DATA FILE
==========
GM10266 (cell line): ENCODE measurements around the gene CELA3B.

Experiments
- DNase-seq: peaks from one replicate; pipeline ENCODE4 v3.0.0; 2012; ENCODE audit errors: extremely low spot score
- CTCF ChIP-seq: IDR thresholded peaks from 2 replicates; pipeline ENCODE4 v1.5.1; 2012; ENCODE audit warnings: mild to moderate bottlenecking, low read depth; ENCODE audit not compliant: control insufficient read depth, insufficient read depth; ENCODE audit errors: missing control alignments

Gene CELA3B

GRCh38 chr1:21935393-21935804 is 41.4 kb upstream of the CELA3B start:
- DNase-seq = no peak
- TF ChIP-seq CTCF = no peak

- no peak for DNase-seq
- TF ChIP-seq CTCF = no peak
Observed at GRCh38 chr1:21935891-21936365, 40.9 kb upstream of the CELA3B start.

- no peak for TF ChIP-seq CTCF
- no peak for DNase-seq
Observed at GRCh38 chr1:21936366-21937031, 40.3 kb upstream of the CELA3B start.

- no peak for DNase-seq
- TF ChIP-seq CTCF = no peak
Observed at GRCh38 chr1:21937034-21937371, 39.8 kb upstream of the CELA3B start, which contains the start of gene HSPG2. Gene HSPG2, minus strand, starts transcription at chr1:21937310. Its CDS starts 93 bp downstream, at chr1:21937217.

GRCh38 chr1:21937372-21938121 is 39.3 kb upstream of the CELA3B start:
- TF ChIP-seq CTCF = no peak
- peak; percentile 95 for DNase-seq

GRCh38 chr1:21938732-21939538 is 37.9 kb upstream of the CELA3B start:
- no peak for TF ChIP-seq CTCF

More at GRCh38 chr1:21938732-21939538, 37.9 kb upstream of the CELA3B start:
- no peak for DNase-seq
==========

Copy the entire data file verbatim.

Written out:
GM10266 (cell line): ENCODE measurements around the gene CELA3B.

Experiments
- DNase-seq: peaks from one replicate; pipeline ENCODE4 v3.0.0; 2012; ENCODE audit errors: extremely low spot score
- CTCF ChIP-seq: IDR thresholded peaks from 2 replicates; pipeline ENCODE4 v1.5.1; 2012; ENCODE audit warnings: mild to moderate bottlenecking, low read depth; ENCODE audit not compliant: control insufficient read depth, insufficient read depth; ENCODE audit errors: missing control alignments

Gene CELA3B

GRCh38 chr1:21935393-21935804 is 41.4 kb upstream of the CELA3B start:
- DNase-seq = no peak
- TF ChIP-seq CTCF = no peak

- no peak for DNase-seq
- TF ChIP-seq CTCF = no peak
Observed at GRCh38 chr1:21935891-21936365, 40.9 kb upstream of the CELA3B start.

- no peak for TF ChIP-seq CTCF
- no peak for DNase-seq
Observed at GRCh38 chr1:21936366-21937031, 40.3 kb upstream of the CELA3B start.

- no peak for DNase-seq
- TF ChIP-seq CTCF = no peak
Observed at GRCh38 chr1:21937034-21937371, 39.8 kb upstream of the CELA3B start, which contains the start of gene HSPG2. Gene HSPG2, minus strand, starts transcription at chr1:21937310. Its CDS starts 93 bp downstream, at chr1:21937217.

GRCh38 chr1:21937372-21938121 is 39.3 kb upstream of the CELA3B start:
- TF ChIP-seq CTCF = no peak
- peak; percentile 95 for DNase-seq

GRCh38 chr1:21938732-21939538 is 37.9 kb upstream of the CELA3B start:
- no peak for TF ChIP-seq CTCF

More at GRCh38 chr1:21938732-21939538, 37.9 kb upstream of the CELA3B start:
- no peak for DNase-seq